You are either not logged in or not registered with our community. Click here to register.
 
October 19, 2018, 09:22:00 PM

Welcome, Guest. Please login or register.
Did you miss your activation email?

Login with username, password and session length

Click here if you are having problems.
Default Wide Screen Beige Lilac Rainbow Black & Blue October Send us your theme!

Wiki Blogs Dicebot

Author Topic: Ask an Atheist--An Opportunity for Engagement  (Read 12881 times)

0 Members and 1 Guest are viewing this topic.

Offline Noisekick

Re: Ask an Atheist--An Opportunity for Engagement
« Reply #75 on: March 12, 2017, 02:49:26 PM »
You saying that I am supposedly dishonest doesn't make me so. I speak here with full honesty.

What is your problem? Because I never stated I believe in the supernatural or in any god.

And you do not seem to get it. Being an atheist doesn't automatically make you smart or superior. A lot of young people think it makes them smart or superior. And stop using words you are clearly abusing such as "pseudophilosophical". What you are, are just a plain ol' missionary. Someone who has to belittle others because they have different views than him and tries to guilt them to think like him.

I am tired of your condescending attitude and I am not going to respond anymore, if you keep on being a dick about it.
« Last Edit: March 12, 2017, 02:56:31 PM by Noisekick »

Offline Mathim

Re: Ask an Atheist--An Opportunity for Engagement
« Reply #76 on: March 12, 2017, 03:20:20 PM »
You're still claiming that faith is compatible with science and using a completely dishonest definition to justify this after I've called you out on it. Both claims are false (painfully obviously so) and you've failed to either acknowledge this or give a defense for them. If this is not a criteria for dishonesty, then I honestly don't know what is. If you'd care to give a reasonable explanation of why faith is not incompatible with science, I might change my mind. But I sincerely do not believe you can provide one.

I never asserted that you believe in the supernatural or god. Do not put words in my mouth. I am questioning your seemingly unnecessary idolization of the Jesus character as a role model when this is an objectively absurd thing to do given his character flaws and the appalling nature of the stories surrounding him. I understand why the adherents who do purport to believe in both the story as truth and claims of divinity as truth do base their lives around it because they are indoctrinated in almost all cases and given a false image and are taught not to question it. But I do not understand someone who doesn't believe in the underlying myths and yet still uses it as a basis for morals and/or philosophy without such excess theological baggage. It makes no sense to me to cling to it without the 'bells and whistles' as Edward Norton put it in Death to Smoochy. If you could explain why that makes a difference between it and simply secular moral philosophy without appeal to any figurehead, that might help me understand where you are coming from because-cards on the table-it does sound quite a bit like you are simply unwilling to let completely go of a belief system you abandoned.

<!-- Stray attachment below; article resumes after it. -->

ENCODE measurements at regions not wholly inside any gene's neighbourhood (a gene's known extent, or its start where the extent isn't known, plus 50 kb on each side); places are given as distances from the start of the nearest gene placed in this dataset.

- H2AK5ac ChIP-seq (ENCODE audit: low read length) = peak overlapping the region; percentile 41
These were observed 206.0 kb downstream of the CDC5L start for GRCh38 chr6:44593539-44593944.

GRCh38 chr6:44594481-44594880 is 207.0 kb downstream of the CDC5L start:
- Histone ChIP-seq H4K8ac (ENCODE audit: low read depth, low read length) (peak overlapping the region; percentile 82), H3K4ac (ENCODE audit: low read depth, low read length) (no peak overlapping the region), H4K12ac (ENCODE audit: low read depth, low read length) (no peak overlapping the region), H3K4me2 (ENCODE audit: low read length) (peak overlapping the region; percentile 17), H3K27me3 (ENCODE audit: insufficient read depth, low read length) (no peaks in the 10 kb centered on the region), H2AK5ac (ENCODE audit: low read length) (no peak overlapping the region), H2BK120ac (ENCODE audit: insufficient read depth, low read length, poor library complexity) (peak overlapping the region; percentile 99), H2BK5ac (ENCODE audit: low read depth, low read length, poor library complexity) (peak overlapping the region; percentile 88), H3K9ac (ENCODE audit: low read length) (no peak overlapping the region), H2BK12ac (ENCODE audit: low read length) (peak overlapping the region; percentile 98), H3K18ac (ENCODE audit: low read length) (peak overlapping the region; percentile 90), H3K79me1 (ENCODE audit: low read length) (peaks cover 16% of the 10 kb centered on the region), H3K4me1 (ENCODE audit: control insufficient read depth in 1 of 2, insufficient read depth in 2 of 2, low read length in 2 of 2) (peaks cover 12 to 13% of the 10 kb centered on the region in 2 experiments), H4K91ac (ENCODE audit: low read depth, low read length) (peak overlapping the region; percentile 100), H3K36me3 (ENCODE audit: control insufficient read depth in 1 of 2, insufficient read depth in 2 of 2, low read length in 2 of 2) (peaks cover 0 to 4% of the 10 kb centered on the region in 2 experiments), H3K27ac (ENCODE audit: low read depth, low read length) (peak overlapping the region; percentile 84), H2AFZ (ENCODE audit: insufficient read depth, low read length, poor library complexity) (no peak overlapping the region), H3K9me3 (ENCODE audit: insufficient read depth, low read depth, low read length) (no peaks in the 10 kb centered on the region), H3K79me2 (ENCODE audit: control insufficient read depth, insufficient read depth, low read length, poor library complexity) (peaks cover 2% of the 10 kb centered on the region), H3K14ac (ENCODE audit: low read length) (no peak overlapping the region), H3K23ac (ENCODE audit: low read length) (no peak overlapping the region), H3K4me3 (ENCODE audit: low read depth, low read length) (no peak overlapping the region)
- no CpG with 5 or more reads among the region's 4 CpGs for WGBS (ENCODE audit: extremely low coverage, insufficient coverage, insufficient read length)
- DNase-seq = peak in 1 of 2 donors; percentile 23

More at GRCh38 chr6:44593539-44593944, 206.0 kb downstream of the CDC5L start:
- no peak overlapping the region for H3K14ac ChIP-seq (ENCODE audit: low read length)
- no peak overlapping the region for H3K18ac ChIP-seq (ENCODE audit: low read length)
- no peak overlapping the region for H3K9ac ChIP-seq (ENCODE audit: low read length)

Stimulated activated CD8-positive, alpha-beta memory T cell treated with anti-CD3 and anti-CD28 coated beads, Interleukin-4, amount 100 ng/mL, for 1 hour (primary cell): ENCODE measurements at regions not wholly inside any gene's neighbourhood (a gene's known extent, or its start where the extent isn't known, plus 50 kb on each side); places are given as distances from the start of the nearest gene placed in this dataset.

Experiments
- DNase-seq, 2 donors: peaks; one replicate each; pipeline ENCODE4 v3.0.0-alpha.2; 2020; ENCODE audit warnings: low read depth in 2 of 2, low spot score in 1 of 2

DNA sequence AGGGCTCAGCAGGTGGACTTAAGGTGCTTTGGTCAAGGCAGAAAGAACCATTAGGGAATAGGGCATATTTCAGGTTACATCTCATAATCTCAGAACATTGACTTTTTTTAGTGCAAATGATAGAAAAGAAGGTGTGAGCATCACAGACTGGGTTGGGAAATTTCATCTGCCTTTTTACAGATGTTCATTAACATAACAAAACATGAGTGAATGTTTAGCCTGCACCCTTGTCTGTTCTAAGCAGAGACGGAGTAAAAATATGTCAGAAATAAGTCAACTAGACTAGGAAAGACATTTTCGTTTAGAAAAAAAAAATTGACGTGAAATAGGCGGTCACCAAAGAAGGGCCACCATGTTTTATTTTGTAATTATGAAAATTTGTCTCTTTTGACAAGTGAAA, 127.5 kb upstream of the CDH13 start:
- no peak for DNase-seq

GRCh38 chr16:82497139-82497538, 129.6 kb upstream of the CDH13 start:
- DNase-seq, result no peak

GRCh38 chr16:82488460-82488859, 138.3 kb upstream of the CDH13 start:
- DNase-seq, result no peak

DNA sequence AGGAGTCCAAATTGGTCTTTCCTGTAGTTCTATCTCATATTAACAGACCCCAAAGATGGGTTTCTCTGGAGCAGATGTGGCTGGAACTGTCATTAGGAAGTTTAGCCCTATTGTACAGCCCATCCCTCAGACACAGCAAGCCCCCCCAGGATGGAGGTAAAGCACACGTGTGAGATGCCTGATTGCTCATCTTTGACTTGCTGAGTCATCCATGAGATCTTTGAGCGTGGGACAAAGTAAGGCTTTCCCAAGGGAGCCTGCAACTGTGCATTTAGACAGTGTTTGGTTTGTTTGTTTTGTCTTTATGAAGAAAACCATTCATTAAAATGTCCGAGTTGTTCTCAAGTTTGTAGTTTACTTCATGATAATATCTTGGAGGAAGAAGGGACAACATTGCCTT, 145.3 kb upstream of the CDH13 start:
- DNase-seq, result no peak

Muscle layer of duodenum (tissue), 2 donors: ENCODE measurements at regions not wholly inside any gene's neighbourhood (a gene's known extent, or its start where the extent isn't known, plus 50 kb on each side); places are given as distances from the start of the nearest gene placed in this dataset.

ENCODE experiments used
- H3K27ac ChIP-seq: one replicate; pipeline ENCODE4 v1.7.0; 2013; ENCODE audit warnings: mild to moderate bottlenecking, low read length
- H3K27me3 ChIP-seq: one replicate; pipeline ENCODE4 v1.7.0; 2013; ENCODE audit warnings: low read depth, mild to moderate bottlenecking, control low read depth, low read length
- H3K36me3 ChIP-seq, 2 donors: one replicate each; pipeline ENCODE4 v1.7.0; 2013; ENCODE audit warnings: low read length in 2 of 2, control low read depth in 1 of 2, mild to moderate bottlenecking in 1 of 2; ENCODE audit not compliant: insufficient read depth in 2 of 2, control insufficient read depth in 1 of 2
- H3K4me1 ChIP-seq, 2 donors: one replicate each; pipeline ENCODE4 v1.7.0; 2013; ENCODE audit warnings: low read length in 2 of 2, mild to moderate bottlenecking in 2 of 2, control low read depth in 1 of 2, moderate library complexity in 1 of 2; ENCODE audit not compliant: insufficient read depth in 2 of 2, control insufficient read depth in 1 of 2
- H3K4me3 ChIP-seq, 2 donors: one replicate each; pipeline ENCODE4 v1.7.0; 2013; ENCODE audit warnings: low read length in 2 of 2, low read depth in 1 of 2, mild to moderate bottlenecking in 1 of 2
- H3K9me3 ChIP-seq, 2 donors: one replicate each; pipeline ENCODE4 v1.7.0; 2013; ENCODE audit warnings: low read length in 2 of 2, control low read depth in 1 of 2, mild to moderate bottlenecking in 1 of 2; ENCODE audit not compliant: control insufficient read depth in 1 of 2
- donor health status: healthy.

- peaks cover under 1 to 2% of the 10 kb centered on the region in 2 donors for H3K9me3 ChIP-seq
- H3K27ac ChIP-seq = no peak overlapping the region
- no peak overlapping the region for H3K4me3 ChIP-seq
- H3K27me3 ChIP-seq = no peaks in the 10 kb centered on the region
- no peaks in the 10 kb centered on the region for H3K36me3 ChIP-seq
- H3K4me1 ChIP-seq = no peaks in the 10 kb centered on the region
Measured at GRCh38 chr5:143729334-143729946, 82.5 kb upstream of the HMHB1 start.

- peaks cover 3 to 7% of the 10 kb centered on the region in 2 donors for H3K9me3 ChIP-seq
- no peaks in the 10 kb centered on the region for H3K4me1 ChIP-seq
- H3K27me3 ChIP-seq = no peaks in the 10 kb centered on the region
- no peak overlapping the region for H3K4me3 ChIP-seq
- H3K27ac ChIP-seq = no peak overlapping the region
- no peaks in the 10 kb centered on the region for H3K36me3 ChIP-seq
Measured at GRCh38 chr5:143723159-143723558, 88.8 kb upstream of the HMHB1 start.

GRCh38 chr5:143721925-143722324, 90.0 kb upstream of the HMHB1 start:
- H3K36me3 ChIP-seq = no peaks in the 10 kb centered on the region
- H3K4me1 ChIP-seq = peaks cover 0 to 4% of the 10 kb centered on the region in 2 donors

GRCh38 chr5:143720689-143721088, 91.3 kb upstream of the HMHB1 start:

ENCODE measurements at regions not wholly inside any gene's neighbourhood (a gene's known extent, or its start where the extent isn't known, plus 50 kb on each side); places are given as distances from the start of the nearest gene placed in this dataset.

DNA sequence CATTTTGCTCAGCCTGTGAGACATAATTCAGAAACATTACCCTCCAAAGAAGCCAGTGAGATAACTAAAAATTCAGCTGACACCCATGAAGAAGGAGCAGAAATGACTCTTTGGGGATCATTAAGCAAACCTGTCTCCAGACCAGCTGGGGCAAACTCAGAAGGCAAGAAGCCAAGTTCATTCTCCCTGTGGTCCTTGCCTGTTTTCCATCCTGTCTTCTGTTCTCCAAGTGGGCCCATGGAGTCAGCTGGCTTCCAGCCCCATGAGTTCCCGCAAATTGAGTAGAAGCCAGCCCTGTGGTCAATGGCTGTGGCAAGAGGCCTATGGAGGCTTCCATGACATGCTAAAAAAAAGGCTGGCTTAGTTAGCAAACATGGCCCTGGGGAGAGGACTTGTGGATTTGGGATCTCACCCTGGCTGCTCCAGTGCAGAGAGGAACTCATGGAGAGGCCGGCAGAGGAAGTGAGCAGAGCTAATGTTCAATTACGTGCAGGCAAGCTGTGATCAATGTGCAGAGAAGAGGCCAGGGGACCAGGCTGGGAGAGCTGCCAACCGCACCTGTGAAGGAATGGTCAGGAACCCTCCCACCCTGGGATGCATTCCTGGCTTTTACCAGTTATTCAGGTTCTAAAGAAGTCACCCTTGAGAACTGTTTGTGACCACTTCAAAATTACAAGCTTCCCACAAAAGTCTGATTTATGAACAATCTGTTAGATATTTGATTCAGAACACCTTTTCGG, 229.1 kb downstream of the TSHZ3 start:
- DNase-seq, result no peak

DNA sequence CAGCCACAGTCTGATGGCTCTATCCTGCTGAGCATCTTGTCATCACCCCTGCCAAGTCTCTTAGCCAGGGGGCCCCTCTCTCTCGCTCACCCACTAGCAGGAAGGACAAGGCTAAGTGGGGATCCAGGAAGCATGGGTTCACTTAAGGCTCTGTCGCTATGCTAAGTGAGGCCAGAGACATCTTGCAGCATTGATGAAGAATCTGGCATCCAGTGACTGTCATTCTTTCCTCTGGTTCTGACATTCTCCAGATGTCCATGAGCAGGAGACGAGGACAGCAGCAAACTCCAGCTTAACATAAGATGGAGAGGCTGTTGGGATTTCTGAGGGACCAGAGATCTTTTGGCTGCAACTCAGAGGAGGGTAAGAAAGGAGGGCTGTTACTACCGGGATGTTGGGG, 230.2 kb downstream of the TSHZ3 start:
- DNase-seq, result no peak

I never said being an atheist makes someone smarter than another because that would be an objectively, demonstrably false claim. I used the word 'irrational' specifically because of its distinction between that and simple stupidity. Besides which, atheism is the incorrect term to use anyway, as you would be more likely referring to a rationalist and/or skeptic. By definition something irrational doesn't MAKE SENSE. My explanation of what your sort of worldview sounds like to my ears should demonstrate that I see it as irrational. I am questioning why you would make a virtue of basing your life around something irrational. If it is not in fact irrational and you can explain how that is, I will recant my misunderstanding.

Perhaps we both misunderstood each other and I provided a clear enough basis for why I'm unable to accept your claims at face value or accept that they are rational and/or reasonable. That we had to keep dancing around each other does try my patience very quickly and when it comes to this area of discourse, my attitude adjusts towards indignation when I perceive dishonesty, particularly if it seems intentional.
« Last Edit: March 12, 2017, 03:23:22 PM by Mathim »

Offline Vekseid

Re: Ask an Atheist--An Opportunity for Engagement
« Reply #77 on: March 12, 2017, 03:40:24 PM »
About your previous reply, that sounds like an incredibly disingenuous use of faith as an equivalency to an actual rationally justified belief. Like, literally insulting in the highest degree that you would say that a person has faith in science. I reject the definition provided. You wouldn't say you had faith in science AFTER it had proved itself to be completely reliable, only before you could verify this. It saddens me that this act of dishonesty, whether in ignorance or genuine disregard for truth, is what is keeping this conflict from ever being resolved. Pretending there's not a problem when there very obviously is not only does not help, but it makes the side doing that look like the bad guy.

The bolded language is unnecessary an uncalled for. I know many nontheists in debating circles feel attacked by language like Noisekick's, but this is not the appropriate response on these forums.

Science is founded on empiricism. What you perceive with your senses, and what you can deduce logically from those observations. Which is to say, 'not faith', by definition. That is all you need to say.